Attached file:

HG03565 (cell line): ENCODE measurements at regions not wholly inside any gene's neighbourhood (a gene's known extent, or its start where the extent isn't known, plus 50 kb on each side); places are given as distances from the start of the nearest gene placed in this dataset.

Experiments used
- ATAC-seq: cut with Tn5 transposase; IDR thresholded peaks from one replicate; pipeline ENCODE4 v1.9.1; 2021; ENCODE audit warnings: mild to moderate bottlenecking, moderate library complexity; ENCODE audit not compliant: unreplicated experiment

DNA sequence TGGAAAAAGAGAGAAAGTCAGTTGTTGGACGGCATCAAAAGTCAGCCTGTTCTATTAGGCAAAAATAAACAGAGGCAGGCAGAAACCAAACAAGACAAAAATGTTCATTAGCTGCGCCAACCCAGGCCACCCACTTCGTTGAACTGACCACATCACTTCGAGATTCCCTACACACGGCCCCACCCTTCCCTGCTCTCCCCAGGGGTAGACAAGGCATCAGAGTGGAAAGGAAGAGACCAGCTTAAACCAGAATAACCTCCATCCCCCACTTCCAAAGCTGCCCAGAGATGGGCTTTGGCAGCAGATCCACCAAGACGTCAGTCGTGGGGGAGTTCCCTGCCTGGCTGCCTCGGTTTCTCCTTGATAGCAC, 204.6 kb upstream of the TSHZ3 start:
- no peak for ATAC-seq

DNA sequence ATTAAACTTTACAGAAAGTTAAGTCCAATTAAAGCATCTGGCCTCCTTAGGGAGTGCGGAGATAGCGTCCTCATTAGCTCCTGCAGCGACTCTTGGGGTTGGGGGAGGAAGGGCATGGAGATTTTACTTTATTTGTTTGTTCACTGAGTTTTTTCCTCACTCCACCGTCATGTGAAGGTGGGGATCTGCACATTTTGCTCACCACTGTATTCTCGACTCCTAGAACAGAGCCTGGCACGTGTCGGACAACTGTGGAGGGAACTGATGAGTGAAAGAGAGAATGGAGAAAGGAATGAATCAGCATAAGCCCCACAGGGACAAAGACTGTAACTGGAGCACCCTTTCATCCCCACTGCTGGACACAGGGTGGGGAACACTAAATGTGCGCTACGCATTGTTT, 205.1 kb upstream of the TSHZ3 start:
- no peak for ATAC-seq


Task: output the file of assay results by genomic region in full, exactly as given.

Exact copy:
HG03565 (cell line): ENCODE measurements at regions not wholly inside any gene's neighbourhood (a gene's known extent, or its start where the extent isn't known, plus 50 kb on each side); places are given as distances from the start of the nearest gene placed in this dataset.

Experiments used
- ATAC-seq: cut with Tn5 transposase; IDR thresholded peaks from one replicate; pipeline ENCODE4 v1.9.1; 2021; ENCODE audit warnings: mild to moderate bottlenecking, moderate library complexity; ENCODE audit not compliant: unreplicated experiment

DNA sequence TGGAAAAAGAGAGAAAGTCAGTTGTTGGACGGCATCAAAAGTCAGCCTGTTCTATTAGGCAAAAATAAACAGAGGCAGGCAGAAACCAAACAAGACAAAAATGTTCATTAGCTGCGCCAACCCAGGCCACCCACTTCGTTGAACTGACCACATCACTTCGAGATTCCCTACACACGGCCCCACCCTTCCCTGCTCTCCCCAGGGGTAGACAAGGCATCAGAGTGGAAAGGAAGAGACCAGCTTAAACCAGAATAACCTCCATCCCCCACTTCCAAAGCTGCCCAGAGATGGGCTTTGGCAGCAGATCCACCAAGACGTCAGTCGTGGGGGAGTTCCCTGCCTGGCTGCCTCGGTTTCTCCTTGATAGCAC, 204.6 kb upstream of the TSHZ3 start:
- no peak for ATAC-seq

DNA sequence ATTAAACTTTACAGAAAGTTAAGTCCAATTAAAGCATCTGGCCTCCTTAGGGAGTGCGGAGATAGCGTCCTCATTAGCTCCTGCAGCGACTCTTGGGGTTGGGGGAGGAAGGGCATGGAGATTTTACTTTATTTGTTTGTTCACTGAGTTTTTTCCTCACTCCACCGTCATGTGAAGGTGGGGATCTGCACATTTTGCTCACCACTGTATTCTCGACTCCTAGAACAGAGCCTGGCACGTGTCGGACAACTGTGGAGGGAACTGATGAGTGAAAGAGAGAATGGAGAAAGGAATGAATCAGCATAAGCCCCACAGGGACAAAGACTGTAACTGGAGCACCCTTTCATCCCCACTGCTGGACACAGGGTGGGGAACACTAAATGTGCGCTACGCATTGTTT, 205.1 kb upstream of the TSHZ3 start:
- no peak for ATAC-seq